Map of alanine substitutions in human growth hormone (hGH) that disrupt binding of hGH‐binding protein (hGHBP) at either site 1 or site 2. The two sites are generally delineated by the large shaded circles. Residues for which alanine mutants reduce site 2 binding by two‐to‐fourfold, four‐to tenfold, ten‐to fiftyfold, and more than fiftyfold are shown by graduated squares (, , , and ), respectively. Residues marked by the symbols , , , and ○ represent sites where Ala mutations in site 1 of hGH cause reductions of two‐to fourfold, four‐to tenfold, greater than tenfold, or a fourfold increase in binding affinity for hGHBP, respectively, using the MAb 5 immunoprecipitation assay.

From Cunningham et al. , with permission


Figure 5.

Location of complementary “functional” epitopes for receptor (left) and hormone, site 1 (right). Residues are color‐coded for loss of binding energy upon alanine conversion.

From Clackson and Wells , with permission


Figure 6.

Display of site 1 electrostatic contacts between receptor Arg 43 and two charged or polar residues on hormone helix 4 (Asp 171 and Thr 175). The alkyl portion of the Arg 43 side chain packs beneath the indole ring of Trp 169 on the receptor, so Arg 43 may play an indirect structural role in supporting Trp 169 in addition to directly interacting with Asp 171 and Thr 175. Phe 176 sits across this view, over Trp 104. The observed energetic contributions of each side chain are indicated in parentheses.

From Clackson and Wells with permission


Figure 7.

An example of the importance of both intramolecular and intermolecular alkyl‐aromatic stacking interactions in the hGH:hGHbp interface. The side‐chain of Trp 169 is sandwiched between Arg 43 of the receptor and Arg 64 of hGH. Both arginine residues are oriented by intermolecular charge‐mediated hydrogen bonds.

From Clackson et al. with permission


Figure 8.

Receptor‐binding epitopes of human growth hormone defined by alanine scanning, showing residues which upon conversion to alanine resulted in a greater than twofold change in affinity. Diameter of sphere is proportional to magnitude of change. Light spheres for loss of affinity on alanine conversion, black spheres for gain in affinity.

From Lowman and Wells , with permission


Figure 9.

Receptor site 1 residues contributing to binding of human growth hormone, as defined by alanine substitution . In addition to the residues shown here, Bass et al. found that alanine conversion of Glu 42, Thr 101, Val 125, and Asp 132 results in a reduction in affinity that is less than one‐sixth that of the native receptor.

From Clackson and Wells , with permission


Figure 10.

Relative change in on‐rates and off‐rates for residues in human growth hormone (hGH) site 1 upon conversion to alanine. Data obtained by use of a BIAcore sensor with immobilized hGH receptor (extracellular).

From Cunningham and Wells , with permission


Figure 11.

Comparison of the structure of the 1:1 human growth hormone (hGH)–(human prolactin extracellular receptor) complex (a) with that of the 1:2 hGH‐(hGH extracellular receptor)2 complex (b), showing close similarity in tertiary structure.

From Somers et al. , with permission


Figure 12.

Schematic of prolactin receptor‐binding site on human growth hormone, as defined by alanine scanning. Chelated Zn2+ is shown binding to His 18 and Glu 174, though binding to His 21 does not appear to occur in the hormone receptor complex.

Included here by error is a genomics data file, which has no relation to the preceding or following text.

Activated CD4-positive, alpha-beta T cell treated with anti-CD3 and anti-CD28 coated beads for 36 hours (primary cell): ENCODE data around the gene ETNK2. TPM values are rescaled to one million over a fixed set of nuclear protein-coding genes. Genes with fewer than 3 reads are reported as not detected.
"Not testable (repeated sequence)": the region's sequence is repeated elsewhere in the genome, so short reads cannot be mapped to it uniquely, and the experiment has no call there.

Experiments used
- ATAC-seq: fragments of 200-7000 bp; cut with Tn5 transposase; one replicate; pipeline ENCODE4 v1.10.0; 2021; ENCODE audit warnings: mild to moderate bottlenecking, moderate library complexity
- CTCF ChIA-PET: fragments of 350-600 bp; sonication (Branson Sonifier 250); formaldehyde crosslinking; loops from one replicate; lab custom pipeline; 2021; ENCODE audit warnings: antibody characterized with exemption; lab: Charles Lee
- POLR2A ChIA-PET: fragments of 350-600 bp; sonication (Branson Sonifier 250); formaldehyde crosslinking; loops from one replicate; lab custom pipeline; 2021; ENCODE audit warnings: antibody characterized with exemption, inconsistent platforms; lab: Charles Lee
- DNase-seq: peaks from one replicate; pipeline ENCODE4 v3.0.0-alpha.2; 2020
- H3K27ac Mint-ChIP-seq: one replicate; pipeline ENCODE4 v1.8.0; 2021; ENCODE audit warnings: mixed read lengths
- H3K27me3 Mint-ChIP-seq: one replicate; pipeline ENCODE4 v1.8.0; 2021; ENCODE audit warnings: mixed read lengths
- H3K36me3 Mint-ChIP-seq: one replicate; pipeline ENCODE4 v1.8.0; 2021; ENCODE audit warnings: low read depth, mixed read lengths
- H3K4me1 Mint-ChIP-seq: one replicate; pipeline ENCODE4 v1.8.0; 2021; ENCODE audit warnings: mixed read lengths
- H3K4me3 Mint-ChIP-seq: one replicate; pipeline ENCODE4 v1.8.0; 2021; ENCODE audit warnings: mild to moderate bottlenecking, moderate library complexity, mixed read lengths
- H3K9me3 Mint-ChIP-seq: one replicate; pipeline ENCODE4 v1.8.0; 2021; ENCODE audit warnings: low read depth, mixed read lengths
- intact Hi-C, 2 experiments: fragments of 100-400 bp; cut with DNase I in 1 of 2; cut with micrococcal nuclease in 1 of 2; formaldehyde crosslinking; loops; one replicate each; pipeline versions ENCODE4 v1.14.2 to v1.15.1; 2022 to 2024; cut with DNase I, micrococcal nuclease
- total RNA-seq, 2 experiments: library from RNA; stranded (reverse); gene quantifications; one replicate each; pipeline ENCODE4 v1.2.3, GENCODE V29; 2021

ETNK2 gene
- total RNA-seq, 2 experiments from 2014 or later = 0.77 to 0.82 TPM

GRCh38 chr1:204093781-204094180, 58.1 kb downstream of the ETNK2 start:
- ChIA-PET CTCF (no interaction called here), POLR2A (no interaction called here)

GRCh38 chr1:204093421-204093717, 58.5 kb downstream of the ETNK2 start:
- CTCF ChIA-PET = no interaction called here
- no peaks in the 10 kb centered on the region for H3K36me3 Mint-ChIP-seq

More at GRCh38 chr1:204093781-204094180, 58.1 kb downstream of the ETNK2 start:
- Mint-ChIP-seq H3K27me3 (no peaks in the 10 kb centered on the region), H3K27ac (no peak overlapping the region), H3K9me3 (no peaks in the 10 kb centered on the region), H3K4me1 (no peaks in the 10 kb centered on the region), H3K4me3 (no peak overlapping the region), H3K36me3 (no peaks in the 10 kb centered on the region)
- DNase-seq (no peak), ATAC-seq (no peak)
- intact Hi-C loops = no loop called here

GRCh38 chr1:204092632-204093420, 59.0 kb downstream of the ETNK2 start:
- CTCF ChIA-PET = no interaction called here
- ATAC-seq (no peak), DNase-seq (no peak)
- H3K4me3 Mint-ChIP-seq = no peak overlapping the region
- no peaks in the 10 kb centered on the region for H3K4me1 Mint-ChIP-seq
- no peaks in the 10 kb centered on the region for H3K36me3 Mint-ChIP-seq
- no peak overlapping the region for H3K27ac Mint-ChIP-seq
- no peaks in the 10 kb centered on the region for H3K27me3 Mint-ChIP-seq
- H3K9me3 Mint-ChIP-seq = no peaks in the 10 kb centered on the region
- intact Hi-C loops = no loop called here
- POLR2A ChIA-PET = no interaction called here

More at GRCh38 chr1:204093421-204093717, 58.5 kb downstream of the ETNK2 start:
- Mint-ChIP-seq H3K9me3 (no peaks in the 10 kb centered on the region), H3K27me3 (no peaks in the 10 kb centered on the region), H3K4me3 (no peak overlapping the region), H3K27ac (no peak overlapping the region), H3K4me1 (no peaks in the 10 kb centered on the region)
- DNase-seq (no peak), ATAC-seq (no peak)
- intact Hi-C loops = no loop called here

From Cunningham and Wells , with permission


Figure 13.

Mechanism for signal transduction by the human growth hormone (hGH) receptor, as proposed by Fuh et al. . At low GH concentrations, a productive dimer forms, activating Janus Kinase 2 (JAK 2), whereas at high hormone concentrations all receptors are occupied by site 1 interactions with hormone and signaling is inhibited.

From Fuh et al. , with permission


Figure 14.

A: Close interaction between hormone residue Gly 120 and receptor residue Trp 104, critical in site 2 interactions. Substitution of arginine for glycine would clearly disrupt the position of Trp 104. B: Effect of lowering site 1 or site 2 affinity on proliferative signaling by a human growth hormone (hGH) receptor chimera. Open circles, wild‐type hGH dose response. Closed circles, response to mutant with lowered site 1 affinity (K172A/F176A). Squares, response to G120R hGH.

From Fuh et al. , with permission


Figure 15.

Effects of binding constants on the formation of dimeric complexes. The formation of receptor–hormone–receptor (dimer) complexes was simulated at steady state at three different values of Kd1 (A) and Kd2 (B). The predicted curves, expressed as a fraction of total receptor concentration (R0), are represented as a function of total receptor concentration (logarithmic scale). A: Simulated effects of Kd1 on dimer formation. Kd1 values for the curves from left to right are shown; Kd2 was kept constant at 0.5 nM. B: Simulated effects of Kd2 on dimer formation. Kd2 values for the curves from top to bottom are shown; Kd1 was kept constant at 0.5 nM.

From Hondo et al. , with permission


Figure 16.

Simulation of the Scatchard plot for the sequential dimerization model. Kd1 and Kd2 were kept constant at 0.5 nM. Total receptor concentration (R0) values for the three curves are shown. Note that the ordinate is normalized to R0.

From Hondo et al. , with permission


Figure 17.

Schematic map of point mutations in the growth hormone (GH) receptor gene identified in patients with GH insensitivity. The asterisk indicates the splice mutation identified in the Ecuadorean population.

From Rosenfeld et al. , with permission


Figure 18.

Location of known growth hormone (GH) receptor missense mutations resulting in Laron dwarfism, shown in red along with the GH inactivation mutation (R77C) . A second D112G mutant is not shown . The Ecuadorean splice deletion is shown in pink. See Table for further details.



Figure 19.

Illustration of the effect of growth hormone–binding protein (GHBP) on a pulsatile GH secretory pattern.

From Veldhuis et al. , with permission
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Michael J. Waters. The Growth Hormone Receptor. Compr Physiol 2011, Supplement 24: Handbook of Physiology, The Endocrine System, Hormonal Control of Growth: 397-444. First published in print 1999. doi: 10.1002/cphy.cp070513